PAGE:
Is there any reason to think that privacy self-regulation will work today when it did not work in the past? Privacy self-regulation done in the same way that it has been done in the past, without sufficient consumer participation, and with the same goals of simply evading real regulation and effective privacy controls will continue to fail.
WPF executive director Pam Dixon testified at a joint subcommittee hearing focused on privacy and the collection and use of online and offline consumer information. Dixon’s testimony focused on the new “modern permanent record” and how it is used and created. Dixon said “The merging of offline and online data is creating highly personalized, granular profiles of consumers that affect consumers’ opportunities in the marketplace and in their lives. Consumers are largely unaware of these profiles and their consequences, and they have insufficient legal rights to change things even if they did know.” The testimony explored concrete examples of problematic consumer profiling activities.
Apple Privacy — Some of Apple’s products, including iOS 4 iPhones and iPads, have been tracking consumers’ detailed location information and storing the data directly on the devices. This raises privacy concerns, as the data on the phones and iPads is unencrypted and may be accessed directly. This tipsheet explains iPhone and iPad iOS4 geolocation privacy issues, including who needs to be most concerned about them, and what to do. Health care providers, overseas human rights workers, members of law enforcement and victims of domestic violence are among those who have special considerations and sensitivities to this privacy issue.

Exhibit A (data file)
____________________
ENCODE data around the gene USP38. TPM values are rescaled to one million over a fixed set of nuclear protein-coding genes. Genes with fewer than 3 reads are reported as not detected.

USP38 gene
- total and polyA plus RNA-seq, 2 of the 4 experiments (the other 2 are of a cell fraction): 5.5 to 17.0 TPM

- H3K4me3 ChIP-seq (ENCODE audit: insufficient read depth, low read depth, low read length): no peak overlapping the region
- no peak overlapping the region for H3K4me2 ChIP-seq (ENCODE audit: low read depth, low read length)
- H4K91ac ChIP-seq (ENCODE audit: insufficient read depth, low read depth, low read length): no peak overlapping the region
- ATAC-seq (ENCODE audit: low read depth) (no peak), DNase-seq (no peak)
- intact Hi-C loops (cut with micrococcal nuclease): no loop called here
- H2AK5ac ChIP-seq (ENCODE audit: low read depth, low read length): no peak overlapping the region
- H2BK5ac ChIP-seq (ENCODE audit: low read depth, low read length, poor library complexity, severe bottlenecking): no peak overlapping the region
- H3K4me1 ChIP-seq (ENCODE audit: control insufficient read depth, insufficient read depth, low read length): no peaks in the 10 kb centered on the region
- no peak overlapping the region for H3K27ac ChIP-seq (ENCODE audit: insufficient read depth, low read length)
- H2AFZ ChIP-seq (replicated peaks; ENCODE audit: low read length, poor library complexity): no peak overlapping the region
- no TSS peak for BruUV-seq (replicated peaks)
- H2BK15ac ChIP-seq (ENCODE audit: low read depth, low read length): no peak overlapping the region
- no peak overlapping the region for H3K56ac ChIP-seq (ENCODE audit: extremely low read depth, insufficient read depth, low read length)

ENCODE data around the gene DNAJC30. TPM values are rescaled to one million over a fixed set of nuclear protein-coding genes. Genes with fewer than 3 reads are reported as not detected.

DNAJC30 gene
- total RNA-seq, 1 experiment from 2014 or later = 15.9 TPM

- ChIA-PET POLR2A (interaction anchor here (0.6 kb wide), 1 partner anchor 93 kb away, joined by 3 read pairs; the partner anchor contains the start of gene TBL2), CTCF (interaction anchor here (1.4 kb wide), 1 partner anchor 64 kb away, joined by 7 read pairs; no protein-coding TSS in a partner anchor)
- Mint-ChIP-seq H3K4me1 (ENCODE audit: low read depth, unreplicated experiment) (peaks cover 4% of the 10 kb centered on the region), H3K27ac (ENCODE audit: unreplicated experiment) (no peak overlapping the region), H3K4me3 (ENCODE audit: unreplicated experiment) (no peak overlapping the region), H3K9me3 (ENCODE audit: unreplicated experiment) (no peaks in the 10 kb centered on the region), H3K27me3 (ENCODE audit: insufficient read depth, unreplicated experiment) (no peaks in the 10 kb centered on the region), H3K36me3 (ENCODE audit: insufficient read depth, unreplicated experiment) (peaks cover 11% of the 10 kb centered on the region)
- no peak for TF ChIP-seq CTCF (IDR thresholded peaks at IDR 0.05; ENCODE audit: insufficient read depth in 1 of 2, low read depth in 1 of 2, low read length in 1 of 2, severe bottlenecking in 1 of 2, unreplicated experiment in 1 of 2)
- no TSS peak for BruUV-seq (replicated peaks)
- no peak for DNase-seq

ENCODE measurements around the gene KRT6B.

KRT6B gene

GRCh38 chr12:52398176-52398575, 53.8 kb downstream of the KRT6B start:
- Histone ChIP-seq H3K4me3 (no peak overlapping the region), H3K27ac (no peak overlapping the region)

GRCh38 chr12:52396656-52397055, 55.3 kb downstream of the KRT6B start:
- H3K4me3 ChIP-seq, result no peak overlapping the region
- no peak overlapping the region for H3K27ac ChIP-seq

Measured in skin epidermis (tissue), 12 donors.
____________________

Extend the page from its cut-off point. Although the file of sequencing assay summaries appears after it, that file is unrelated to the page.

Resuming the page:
Data Broker Settlement — In April 2009, the World Privacy Forum sent the FTC a complaint regarding a lack of online opt-outs for consumers at some online data broker web sites. Our complaint focused on the difficulties online consumers would have opting out of certain web sites. In our complaint, we noted that online consumers were having difficulties with the opt outs. Today the FTC issued a final decision in this matter, and specifically improved online opt outs for consumers at US Search.
Some of the advertising that is done online comes with hooks. Using a variety of technologies, some largely unseen, online advertisers can track online activities, sometimes in profound ways that consumers are not expecting. Not all online advertising has “hooks” that are problematic or that raise privacy challenges. But a type of advertising called “behaviorally targeted advertising” often does. Behavioral advertising has two key components: tracking and targeting.